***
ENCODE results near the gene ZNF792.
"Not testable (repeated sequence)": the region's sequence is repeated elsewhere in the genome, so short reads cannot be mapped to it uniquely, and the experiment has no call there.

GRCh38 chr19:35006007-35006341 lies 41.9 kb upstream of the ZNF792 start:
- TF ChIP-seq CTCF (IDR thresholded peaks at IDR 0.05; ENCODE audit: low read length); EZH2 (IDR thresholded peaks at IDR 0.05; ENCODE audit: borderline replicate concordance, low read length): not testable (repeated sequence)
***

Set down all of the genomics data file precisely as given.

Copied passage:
ENCODE results near the gene ZNF792.
"Not testable (repeated sequence)": the region's sequence is repeated elsewhere in the genome, so short reads cannot be mapped to it uniquely, and the experiment has no call there.

GRCh38 chr19:35006007-35006341 lies 41.9 kb upstream of the ZNF792 start:
- TF ChIP-seq CTCF (IDR thresholded peaks at IDR 0.05; ENCODE audit: low read length); EZH2 (IDR thresholded peaks at IDR 0.05; ENCODE audit: borderline replicate concordance, low read length): not testable (repeated sequence)